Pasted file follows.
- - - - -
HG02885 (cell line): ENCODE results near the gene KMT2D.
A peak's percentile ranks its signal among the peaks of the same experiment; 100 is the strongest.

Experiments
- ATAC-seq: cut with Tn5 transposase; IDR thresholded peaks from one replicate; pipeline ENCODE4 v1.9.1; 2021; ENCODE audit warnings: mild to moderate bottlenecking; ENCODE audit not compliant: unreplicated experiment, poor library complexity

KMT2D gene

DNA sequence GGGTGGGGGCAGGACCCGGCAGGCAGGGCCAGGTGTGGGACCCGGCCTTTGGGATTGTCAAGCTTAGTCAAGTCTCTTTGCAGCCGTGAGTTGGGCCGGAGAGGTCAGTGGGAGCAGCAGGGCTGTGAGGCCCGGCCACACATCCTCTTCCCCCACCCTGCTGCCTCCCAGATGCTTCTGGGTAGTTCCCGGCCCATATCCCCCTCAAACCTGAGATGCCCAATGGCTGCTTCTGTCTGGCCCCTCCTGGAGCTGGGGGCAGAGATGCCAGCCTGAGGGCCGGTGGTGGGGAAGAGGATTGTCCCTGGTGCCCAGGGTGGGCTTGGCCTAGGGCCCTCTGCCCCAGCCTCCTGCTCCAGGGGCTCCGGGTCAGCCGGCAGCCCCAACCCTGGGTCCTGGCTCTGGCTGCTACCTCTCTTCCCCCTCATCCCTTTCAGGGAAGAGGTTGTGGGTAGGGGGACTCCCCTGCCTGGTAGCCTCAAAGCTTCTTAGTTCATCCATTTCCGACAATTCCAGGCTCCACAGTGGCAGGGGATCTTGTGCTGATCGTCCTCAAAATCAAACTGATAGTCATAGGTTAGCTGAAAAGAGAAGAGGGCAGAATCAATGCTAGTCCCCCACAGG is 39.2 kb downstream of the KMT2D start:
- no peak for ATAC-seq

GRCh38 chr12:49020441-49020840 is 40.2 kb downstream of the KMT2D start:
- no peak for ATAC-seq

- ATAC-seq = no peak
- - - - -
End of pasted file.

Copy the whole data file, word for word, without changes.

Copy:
HG02885 (cell line): ENCODE results near the gene KMT2D.
A peak's percentile ranks its signal among the peaks of the same experiment; 100 is the strongest.

Experiments
- ATAC-seq: cut with Tn5 transposase; IDR thresholded peaks from one replicate; pipeline ENCODE4 v1.9.1; 2021; ENCODE audit warnings: mild to moderate bottlenecking; ENCODE audit not compliant: unreplicated experiment, poor library complexity

KMT2D gene

DNA sequence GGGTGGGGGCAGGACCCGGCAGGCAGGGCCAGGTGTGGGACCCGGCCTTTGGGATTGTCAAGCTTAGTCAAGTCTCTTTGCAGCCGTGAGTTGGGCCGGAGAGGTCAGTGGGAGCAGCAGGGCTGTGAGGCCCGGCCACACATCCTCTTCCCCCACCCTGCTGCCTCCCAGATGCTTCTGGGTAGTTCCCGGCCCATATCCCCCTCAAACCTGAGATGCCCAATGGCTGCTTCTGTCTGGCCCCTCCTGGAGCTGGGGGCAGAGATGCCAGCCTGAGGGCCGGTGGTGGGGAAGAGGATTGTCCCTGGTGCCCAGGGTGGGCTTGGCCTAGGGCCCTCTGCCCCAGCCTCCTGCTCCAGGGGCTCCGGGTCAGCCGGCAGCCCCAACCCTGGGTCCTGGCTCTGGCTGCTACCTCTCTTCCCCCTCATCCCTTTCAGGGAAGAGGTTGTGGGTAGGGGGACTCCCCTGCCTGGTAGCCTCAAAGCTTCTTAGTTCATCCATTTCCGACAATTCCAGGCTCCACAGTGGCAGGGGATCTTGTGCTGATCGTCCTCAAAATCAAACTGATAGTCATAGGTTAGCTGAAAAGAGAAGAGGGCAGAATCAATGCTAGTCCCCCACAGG is 39.2 kb downstream of the KMT2D start:
- no peak for ATAC-seq

GRCh38 chr12:49020441-49020840 is 40.2 kb downstream of the KMT2D start:
- no peak for ATAC-seq

- ATAC-seq = no peak